Jonny McKenna of Metropolitan Workshop old the Gazette: "Our approach is anchored in Dun Laoghaire's history and heritage. Our aim is to broaden the appeal of the harbour, both locally and internationally, as a world-class waterfront destination."
The consultation and drafting phase of the master plan will be completed by the end of this month.

Top British architects have won the commission to develop an ambitious master plan for Dun Laoghaire Harbour.

The Dun Laoghaire Gazette reports that Metropolitan Workshop have been tasked examining the feasibility of redeveloping the port to attract cruise liners carrying 100,000 passengers annually.

The plan, to be completed by the summer, is aimed at realising Dun Laoghaire's potential "as a major marine, leisure and tourism destination".

Improved public spaces linking the town and the harbour, tourism opportunities and new cultural attractions are just some of the proposals that the plan will take into consideration.

Jonny McKenna of Metropolitan Workshop old the Gazette: "Our approach is anchored in Dun Laoghaire's history and heritage. Our aim is to broaden the appeal of the harbour, both locally and internationally, as a world-class waterfront destination."

The consultation and drafting phase of the master plan will be completed by the end of this month.

Published in Dublin Bay

Dun Laoghaire Baths Renovation

Afloat has been reporting on the new plans for the publically owned Dun Laoghaire Baths site located at the back of the East Pier since 2011 when plans for its development first went on display by Dun Laoghaire Rathdown County Council. 

Foreshore consent was applied for in 2013.

Last used 30 years ago as the 'Rainbow Rapids' before falling into dereliction – the new site does not include a public pool.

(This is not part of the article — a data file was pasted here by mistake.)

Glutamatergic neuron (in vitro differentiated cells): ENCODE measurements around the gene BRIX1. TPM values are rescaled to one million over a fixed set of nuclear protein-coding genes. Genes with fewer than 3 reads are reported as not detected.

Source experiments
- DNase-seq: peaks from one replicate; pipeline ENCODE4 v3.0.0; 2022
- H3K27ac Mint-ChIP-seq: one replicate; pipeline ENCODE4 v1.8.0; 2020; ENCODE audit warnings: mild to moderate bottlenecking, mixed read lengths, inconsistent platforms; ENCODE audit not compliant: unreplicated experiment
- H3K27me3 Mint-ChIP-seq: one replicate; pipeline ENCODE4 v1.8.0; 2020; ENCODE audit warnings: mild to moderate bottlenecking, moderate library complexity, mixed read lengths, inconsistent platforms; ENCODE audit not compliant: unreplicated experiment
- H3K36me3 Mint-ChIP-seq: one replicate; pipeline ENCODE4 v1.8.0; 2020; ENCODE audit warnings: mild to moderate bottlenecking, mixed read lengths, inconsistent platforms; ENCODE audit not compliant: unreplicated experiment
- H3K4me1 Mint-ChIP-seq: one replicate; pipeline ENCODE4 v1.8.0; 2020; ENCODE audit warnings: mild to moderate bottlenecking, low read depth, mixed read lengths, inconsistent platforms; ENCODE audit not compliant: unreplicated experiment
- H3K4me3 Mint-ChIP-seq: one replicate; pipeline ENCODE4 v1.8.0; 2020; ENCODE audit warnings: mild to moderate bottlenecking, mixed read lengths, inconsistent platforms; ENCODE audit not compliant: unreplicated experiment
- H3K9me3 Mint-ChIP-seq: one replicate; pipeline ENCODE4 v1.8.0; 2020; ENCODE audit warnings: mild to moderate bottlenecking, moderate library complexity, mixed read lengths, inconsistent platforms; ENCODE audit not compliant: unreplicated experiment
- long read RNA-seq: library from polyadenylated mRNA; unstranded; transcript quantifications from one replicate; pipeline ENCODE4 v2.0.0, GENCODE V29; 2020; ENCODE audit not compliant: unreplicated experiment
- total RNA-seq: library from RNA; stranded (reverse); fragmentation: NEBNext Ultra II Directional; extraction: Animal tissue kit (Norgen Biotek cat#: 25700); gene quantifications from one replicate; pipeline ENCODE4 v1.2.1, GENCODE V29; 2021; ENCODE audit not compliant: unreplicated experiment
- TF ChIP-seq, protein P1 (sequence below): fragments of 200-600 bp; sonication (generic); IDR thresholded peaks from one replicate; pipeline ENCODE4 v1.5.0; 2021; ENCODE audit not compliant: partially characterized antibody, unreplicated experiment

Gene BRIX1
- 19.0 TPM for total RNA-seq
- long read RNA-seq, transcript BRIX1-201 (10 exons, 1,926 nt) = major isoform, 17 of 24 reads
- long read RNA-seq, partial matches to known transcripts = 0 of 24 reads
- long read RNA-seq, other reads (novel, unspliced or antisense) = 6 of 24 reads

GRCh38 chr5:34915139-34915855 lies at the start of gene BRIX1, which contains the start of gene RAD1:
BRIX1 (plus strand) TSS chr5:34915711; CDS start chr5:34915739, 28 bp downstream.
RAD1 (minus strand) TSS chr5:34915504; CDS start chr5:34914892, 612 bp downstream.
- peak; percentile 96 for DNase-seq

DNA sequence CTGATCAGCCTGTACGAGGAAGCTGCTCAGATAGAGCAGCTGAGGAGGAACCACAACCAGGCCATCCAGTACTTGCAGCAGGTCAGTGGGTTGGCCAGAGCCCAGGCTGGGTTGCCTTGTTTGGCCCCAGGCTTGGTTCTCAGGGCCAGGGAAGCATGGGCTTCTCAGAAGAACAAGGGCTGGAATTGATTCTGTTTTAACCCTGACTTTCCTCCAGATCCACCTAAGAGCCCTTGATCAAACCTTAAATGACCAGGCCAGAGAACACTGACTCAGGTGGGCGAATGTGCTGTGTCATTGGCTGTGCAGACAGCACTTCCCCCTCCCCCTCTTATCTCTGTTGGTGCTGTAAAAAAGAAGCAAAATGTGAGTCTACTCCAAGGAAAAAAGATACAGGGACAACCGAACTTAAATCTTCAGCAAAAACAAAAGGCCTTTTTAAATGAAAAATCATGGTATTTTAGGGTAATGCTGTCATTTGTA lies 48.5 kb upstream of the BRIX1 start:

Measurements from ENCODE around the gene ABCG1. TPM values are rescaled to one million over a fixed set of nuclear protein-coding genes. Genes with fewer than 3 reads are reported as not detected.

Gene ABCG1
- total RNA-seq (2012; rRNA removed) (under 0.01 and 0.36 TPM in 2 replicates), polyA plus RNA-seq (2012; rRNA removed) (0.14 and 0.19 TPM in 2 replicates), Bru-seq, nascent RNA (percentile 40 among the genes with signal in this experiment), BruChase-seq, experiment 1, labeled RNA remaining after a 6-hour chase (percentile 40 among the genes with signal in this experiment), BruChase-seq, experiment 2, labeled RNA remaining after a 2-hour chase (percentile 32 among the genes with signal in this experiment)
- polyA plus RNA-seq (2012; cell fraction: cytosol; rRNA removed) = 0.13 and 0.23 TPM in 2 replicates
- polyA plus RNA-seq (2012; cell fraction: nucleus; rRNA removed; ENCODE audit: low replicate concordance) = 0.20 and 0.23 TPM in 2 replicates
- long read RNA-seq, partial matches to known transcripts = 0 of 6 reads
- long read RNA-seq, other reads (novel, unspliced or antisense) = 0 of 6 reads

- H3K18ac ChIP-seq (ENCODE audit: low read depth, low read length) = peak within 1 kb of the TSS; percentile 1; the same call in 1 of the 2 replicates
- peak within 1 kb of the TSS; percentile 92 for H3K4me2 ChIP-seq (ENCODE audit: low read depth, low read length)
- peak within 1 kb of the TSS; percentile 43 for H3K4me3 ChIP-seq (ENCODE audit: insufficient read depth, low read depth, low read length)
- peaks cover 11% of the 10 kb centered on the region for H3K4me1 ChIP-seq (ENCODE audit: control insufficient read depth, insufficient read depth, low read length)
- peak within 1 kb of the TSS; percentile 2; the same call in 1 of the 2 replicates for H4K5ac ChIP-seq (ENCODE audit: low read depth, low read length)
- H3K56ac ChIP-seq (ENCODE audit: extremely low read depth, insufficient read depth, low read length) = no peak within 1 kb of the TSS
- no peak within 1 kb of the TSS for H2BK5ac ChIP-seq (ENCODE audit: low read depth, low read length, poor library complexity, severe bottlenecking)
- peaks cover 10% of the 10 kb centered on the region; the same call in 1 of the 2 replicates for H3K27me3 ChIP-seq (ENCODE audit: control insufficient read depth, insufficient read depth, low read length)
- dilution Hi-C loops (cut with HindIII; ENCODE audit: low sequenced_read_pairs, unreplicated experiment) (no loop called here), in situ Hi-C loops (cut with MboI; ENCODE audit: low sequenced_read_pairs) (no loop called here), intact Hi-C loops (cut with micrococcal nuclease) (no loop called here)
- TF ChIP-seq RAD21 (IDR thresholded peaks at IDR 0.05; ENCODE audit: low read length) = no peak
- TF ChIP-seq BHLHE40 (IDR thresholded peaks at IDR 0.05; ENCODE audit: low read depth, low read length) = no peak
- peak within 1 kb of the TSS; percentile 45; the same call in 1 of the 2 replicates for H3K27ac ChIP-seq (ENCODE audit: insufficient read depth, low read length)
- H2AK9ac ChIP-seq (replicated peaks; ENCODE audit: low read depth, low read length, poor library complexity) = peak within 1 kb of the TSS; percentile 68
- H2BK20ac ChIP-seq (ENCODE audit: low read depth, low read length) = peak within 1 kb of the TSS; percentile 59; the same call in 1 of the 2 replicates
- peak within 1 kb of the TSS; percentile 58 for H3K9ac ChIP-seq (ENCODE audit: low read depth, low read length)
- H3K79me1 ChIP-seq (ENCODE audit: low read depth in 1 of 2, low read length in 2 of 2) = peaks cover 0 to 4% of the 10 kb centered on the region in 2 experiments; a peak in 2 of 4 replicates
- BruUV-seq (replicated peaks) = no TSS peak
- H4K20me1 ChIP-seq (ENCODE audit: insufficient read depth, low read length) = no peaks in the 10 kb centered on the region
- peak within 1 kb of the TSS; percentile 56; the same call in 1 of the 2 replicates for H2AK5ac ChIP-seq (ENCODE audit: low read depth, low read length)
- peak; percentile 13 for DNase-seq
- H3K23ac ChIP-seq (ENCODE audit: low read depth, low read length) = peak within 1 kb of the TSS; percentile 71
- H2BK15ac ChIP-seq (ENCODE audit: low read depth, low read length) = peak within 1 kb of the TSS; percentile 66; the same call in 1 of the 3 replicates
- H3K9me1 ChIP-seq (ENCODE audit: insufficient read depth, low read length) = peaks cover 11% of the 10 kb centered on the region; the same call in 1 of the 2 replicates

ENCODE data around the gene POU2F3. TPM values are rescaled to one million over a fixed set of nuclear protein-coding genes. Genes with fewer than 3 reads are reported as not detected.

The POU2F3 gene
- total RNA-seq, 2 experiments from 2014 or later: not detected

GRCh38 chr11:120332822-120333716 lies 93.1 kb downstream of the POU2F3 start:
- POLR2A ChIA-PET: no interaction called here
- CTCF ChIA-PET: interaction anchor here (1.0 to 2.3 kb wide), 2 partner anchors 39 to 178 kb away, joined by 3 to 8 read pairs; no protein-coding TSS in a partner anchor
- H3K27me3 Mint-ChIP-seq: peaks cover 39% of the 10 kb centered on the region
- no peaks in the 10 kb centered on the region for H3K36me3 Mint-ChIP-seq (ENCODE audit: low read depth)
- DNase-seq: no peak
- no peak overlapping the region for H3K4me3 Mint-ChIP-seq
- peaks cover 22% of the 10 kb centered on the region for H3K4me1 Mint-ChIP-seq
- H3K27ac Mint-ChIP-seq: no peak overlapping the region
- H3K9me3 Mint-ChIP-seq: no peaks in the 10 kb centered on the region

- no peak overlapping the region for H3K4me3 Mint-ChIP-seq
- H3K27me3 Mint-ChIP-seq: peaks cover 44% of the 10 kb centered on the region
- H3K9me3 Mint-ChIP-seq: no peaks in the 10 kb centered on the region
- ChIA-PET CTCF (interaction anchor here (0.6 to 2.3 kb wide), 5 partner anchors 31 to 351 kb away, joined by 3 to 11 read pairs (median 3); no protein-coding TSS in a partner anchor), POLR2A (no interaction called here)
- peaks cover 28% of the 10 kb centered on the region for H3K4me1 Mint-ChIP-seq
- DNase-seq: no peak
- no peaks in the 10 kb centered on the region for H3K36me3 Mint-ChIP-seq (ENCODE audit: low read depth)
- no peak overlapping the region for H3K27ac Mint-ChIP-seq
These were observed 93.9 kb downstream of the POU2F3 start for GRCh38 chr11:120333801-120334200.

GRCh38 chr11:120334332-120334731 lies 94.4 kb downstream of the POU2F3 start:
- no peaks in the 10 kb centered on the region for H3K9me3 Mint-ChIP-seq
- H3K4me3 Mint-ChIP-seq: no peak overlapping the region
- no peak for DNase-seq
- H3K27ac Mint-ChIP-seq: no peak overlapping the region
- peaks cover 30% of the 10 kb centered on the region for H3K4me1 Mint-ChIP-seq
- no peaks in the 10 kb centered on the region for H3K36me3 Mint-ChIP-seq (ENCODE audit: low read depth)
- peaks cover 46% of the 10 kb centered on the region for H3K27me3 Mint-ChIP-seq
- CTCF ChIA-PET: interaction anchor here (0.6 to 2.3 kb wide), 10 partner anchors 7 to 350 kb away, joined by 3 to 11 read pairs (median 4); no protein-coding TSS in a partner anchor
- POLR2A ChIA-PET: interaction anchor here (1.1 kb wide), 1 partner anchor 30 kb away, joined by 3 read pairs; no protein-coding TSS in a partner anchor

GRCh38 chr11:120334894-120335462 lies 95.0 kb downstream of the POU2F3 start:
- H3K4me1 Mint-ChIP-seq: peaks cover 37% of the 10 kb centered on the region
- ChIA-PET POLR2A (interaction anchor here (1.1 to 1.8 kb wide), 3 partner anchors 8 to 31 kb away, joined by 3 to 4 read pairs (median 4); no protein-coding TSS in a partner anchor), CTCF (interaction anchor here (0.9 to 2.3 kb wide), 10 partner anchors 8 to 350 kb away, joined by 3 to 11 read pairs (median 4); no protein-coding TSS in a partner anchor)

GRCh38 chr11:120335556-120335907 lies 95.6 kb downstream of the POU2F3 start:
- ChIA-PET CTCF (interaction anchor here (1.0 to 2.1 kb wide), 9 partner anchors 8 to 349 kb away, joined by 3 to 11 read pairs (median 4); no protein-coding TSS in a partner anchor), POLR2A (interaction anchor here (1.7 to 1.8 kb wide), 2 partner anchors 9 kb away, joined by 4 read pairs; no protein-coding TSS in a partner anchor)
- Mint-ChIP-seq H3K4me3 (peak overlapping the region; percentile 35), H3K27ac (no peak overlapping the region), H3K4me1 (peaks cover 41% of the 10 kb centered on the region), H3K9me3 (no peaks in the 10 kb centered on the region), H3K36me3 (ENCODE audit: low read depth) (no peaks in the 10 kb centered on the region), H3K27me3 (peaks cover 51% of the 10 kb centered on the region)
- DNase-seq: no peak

The refurbished Dun Laoghaire Baths include the existing Baths Pavilion for use as artist workspaces, a gallery café and for the provision of public toilet facilities. 

Work finally got underway at Dún Laoghaire on the €9 million redevelopments of the old Dún Laoghaire Baths site in June 2018 under a contract with SIAC-Mantovani.

The works have removed dilapidated structures to the rear of the Pavilion to permit the creation of a new route and landscaping that will connect the walkway at Newtownsmith to both the East Pier and the Peoples Park. 

Original saltwater pools have been filled in and new enhanced facilities for swimming and greater access to the water’s edge by means of a short jetty have also been provided.

The works included the delivery of rock armour to protect the new buildings from storm damage especially during easterly gales. 

It hasn't all been plain sailing during the construction phase with plastic fibres used in construction washing into the sea in November 2018

Work continues on the project in Spring 2020 with the new pier structure clearly visible from the shoreline.

A plinth at the end of the pier will be used to mount a statue of Roger Casement, a former Sandycove resident and Irish nationalist.